Many years ago, while playing my favorite personality food game, I named Michelle, “a hearty beef stew.”  While my intentions were pure, as soon as it left my mouth I wasn’t so sure this sounded like a compliment.  But I was so proud of myself, in fact I thought it was genius.  Michelle is warm, nurturing, comforting, robust, bold, earthy, spicy, honest, and full of substance.  I could not think of another meal more fitting.  Unfortunately, she understood it to be “thick, heavy and fatty.”  I spent the rest of the night, and many years trying to explain why such a dish worked so well for her.  Years later I still stand behind it.  Whether Michelle wants to be or not, she is a rich, fall, stew, or maybe even this beef chili.  Raw cacao, dark beer, espresso, and hot sauce are ingredients that are without question, the epitome of this dear friend.  I can’t say for sure, but with those four ingredients I think I may have just redeemed that hearty beef stew.



I love you.



Beef Chili

Serves 6-8

1 lb. ground beef

2 tbsp. olive oil

1 red onion, chopped

5 cloves of garlic, minced

1 1/4 cup tomato paste (2 small cans)

28 oz. can of fire roasted diced tomatoes

2 1/4 cups cooked black beans or 28 oz can

2 1/4 cups cooked pinto beans, or 28 oz can

2 cups chicken broth

1/2 cup dark beer

1/4 cup espresso or strong brewed coffee

2 tbsp. raw cacao

2 tbsp. packed brown sugar

2 tbsp. oregano

1 tbsp. cumin

1 tbsp. paprika

2 1/2 tsp. sea salt

1 tsp. coriander

1/4 tsp. cinnamon

1/4 tsp. cloves

Hot sauce to taste, I used 2 tbsp.


Cheddar Cheese, scallions, fresh parslely, sour cream, or avocado,

Serve with my favorite brown butter orange rosemary cornbread!

In a dutch oven or large pot sautee onions and garlic in olive oil, on medium heat.  Once onions are slightly tender, add in beef,  and break into small chunks, stirring occasionally until it is cooked.  Add tomato paste and diced tomato.  Stir until combined.  Add beans and stir until combined.  Add broth, coffee, and beer, once again, stirring until combined.  Bring to a boil.  Add in spices, mix well, cover with lid and reduce heat to low.  Let simmer for at least 30 minutes, but I usually start during the early afternoon and let is simmer until dinner.  Taste and adjust salt if needed.  (Salts can be so different that it is hard to make consistent when sharing recipes.) Garnish with your favorite toppings and eat up.

Ps. Leftovers just get better!

Ashley’s Sweet & Spicy Apricot Pulled Pork, 3 Ways!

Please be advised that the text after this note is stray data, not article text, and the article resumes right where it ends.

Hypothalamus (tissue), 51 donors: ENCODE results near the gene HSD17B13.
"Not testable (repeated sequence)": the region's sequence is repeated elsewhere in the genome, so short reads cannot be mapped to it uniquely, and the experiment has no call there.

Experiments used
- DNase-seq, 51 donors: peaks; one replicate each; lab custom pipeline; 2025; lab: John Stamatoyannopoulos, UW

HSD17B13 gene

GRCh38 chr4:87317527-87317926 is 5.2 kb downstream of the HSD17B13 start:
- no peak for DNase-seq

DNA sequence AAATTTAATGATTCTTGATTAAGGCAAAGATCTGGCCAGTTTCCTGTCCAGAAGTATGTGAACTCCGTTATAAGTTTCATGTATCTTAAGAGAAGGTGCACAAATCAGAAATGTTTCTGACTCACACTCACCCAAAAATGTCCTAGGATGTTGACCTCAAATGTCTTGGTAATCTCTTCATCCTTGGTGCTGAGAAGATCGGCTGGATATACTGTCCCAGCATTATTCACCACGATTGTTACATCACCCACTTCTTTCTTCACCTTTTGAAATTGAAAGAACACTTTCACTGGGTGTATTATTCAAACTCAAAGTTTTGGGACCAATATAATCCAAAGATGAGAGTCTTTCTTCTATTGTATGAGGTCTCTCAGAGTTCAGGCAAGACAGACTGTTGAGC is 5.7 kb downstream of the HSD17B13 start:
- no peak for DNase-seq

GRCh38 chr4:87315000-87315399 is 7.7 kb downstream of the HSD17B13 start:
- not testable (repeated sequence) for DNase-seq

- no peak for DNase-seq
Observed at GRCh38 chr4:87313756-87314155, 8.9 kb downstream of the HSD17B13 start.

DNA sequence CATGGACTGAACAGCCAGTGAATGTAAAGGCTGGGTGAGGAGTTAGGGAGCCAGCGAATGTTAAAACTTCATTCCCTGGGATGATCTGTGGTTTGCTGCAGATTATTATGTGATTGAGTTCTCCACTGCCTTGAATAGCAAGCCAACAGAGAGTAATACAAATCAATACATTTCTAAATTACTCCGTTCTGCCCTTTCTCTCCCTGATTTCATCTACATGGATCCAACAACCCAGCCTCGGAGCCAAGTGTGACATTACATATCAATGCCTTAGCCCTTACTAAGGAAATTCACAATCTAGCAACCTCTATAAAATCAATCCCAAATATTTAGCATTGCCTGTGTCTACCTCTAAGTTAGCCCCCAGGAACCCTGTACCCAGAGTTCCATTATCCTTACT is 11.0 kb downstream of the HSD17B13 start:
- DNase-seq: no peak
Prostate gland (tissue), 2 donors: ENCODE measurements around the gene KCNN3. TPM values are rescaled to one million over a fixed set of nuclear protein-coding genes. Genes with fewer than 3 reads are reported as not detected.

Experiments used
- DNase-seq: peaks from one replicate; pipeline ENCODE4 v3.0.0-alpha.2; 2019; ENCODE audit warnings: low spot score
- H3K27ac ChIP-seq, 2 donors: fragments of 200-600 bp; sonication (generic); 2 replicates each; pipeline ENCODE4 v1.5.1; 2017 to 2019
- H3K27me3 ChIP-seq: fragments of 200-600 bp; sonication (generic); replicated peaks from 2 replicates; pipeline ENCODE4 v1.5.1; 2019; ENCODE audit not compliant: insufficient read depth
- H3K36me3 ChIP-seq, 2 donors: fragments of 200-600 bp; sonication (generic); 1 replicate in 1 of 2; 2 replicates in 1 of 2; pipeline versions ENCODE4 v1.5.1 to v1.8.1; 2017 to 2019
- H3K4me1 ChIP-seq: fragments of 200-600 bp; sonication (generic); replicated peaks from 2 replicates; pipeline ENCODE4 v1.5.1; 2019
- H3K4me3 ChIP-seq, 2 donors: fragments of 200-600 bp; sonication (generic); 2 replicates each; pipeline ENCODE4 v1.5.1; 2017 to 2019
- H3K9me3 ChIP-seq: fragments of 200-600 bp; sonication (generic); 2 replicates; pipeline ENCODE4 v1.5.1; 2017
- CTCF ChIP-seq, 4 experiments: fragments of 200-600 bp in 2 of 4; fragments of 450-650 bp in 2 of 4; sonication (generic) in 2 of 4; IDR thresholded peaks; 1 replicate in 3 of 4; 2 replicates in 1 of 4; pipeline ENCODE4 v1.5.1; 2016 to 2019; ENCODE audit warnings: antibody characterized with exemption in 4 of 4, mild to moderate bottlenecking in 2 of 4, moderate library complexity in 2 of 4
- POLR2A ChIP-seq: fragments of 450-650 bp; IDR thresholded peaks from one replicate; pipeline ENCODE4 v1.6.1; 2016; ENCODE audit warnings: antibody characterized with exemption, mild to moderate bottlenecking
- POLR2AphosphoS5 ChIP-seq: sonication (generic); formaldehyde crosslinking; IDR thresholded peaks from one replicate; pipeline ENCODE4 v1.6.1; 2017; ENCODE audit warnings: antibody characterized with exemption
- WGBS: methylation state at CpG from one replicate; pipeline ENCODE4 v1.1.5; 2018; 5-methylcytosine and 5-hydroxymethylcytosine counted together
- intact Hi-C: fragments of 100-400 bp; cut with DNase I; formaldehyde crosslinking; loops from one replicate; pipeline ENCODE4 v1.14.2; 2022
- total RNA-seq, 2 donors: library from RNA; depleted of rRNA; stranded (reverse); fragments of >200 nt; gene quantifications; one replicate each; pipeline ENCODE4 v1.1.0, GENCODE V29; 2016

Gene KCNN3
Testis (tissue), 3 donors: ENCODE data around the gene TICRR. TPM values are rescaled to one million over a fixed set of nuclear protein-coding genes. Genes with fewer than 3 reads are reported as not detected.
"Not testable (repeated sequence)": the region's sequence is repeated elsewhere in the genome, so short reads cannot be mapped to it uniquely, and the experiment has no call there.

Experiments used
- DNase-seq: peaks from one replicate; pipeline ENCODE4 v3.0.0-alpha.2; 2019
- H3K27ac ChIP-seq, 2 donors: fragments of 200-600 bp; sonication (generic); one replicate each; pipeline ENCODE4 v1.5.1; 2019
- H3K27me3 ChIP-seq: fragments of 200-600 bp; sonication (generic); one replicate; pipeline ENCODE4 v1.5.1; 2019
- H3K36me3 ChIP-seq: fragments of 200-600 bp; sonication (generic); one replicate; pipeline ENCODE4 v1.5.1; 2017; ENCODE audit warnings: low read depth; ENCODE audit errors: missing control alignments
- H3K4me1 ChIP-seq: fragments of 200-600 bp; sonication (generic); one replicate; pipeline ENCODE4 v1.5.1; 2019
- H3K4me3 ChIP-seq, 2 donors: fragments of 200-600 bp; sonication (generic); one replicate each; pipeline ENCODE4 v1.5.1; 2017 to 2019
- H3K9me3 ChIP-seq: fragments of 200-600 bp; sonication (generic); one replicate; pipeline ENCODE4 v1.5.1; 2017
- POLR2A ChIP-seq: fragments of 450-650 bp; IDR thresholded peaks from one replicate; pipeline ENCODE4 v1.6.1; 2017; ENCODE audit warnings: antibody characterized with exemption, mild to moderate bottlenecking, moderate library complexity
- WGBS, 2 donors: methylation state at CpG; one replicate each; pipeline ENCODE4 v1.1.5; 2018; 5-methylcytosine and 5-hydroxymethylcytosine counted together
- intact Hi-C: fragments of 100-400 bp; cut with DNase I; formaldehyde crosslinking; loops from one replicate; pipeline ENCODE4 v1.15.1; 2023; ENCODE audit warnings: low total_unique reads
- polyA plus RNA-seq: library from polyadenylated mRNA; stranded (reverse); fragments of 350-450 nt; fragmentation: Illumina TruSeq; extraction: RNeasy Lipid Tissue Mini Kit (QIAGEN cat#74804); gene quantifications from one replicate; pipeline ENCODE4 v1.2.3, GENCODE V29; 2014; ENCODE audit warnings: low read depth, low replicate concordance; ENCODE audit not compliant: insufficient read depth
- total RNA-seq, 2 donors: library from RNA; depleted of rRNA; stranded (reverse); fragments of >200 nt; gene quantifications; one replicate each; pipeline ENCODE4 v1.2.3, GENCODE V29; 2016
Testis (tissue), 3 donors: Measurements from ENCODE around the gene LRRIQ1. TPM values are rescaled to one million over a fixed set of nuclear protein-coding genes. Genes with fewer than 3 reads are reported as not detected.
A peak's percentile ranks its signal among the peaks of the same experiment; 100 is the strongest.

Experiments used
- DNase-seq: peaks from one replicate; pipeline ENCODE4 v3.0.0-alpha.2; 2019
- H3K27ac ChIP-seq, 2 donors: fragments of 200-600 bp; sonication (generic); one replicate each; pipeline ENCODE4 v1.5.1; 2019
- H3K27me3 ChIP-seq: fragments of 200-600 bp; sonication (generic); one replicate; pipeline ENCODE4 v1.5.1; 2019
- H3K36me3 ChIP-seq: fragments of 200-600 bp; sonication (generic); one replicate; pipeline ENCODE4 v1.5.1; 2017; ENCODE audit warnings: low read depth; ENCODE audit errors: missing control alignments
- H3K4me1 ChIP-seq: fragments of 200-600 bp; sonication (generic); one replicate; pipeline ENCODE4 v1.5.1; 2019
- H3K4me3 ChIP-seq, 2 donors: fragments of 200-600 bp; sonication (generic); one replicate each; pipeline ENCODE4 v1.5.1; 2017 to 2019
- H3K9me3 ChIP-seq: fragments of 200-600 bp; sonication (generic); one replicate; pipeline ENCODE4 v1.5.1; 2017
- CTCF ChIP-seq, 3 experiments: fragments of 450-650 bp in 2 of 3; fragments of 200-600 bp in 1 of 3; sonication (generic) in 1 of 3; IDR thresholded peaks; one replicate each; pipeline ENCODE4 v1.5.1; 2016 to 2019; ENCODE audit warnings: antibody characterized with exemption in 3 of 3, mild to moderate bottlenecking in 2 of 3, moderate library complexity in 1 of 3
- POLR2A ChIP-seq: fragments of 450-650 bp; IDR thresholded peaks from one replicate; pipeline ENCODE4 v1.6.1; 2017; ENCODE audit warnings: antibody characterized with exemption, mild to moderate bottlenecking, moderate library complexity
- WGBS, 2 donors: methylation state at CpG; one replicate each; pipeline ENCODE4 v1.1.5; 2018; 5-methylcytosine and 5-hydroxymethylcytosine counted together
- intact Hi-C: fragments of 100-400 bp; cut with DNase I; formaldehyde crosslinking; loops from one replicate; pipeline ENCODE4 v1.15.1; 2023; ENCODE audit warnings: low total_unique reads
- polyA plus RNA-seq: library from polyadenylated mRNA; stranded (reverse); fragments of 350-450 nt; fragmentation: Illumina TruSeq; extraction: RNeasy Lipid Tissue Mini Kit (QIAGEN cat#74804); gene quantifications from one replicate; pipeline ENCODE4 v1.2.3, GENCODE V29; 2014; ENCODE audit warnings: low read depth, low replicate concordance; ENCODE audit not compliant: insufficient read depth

I first had this pulled pork at my friend Ashely’s house.  We met through our husbands, whose jobs brought us to Casper.  We immediately bonded over living in a place we didn’t choose, and new babies who don’t sleep well.  Finding people who are at a similar place in life and are willing to be transparent with the ups and downs of motherhood is refreshing and necessary. I have found a lot of comfort in Ashley and am so grateful for her hospitality and transparency.  She never pretends to have it all together, and I find this one of her most endearing qualities.  For lack of better words, from an exhausted Mama whose toddler is waking at 5am and taking one sad 45 minute nap throughout the day, Ashley is refreshingly real.  No walls, no drama, no ulterior motives, she is just real, and I love her for that.  Plus, everything she makes is super yummy, especially this apricot pulled pork!


This pork lasted us all week, and we ate it three different ways.  These flavors don’t put you in a box, and I can’t stop thinking about all the ways it can be eaten.  I get excited about how easy it is, and and how few dishes need to be washed.  Crockpot, I love you!  While I love leftovers for the convenience, sometimes when they last all week they can get boring.  So this week we enjoyed it with corn tortillas, in bow tie pasta, toasted hamburger buns, and still we have a little left over.  Pizza with grilled pineapple? In a cast iron skillet? Maybe this will be the last way to eat up the pork tonight.


I am really happy that we have a recipe from a friend in Casper!  This means that years from now, when we hopefully live back near our families and fulfill our longing to be a little more rooted, I can make this pulled pork and think of Ashley, and all the memories of Wyoming.

Sweet & Spicy Apricot Pulled Pork

Slightly adapted from Ashley

2 1/2 lb pork butt

2 1/4 cups dried apricots cut in half

1 red pepper, chopped

1 yellow pepper, chopped

16 oz jar of salsa verde

1 red onion, chopped

5 cloves of garlic, chopped

1 Tbsp cumin

1 Tbsp. coarse sea salt

1 tsp. pepper

1 tsp. paprika

1/2 tsp. cinnamon

2 Tbsp. hot sauce, or to taste

Place all ingredients in the crock pot and cook on low for 8 hours.  If you are in a hurry you can play with the time by starting out on high for 2-3 hours and lowering heat for a few more hours.  You will know the pork is done when it starts melting into all the other ingredients and is easy to pull apart.  Use two forks and shred the pork.

Serve on top of corn tortilla’s, inside toasted buns with greens, or with bow tie pasta and freshly grated parmesan.

Linguine Carbonara


These days I have sun-kissed shoulders, and sore legs upon waking.  I have an increase in energy, and a deeper appreciation for my body, with a deeper knowledge of what it can or can’t do.  I have a newfound love for every human I meet and greet on my bike.  Maybe I haven’t understood what it really means to love my neighbor until now.  Or maybe I just had low expectations for such a simple command, in a society that has low expectations for community.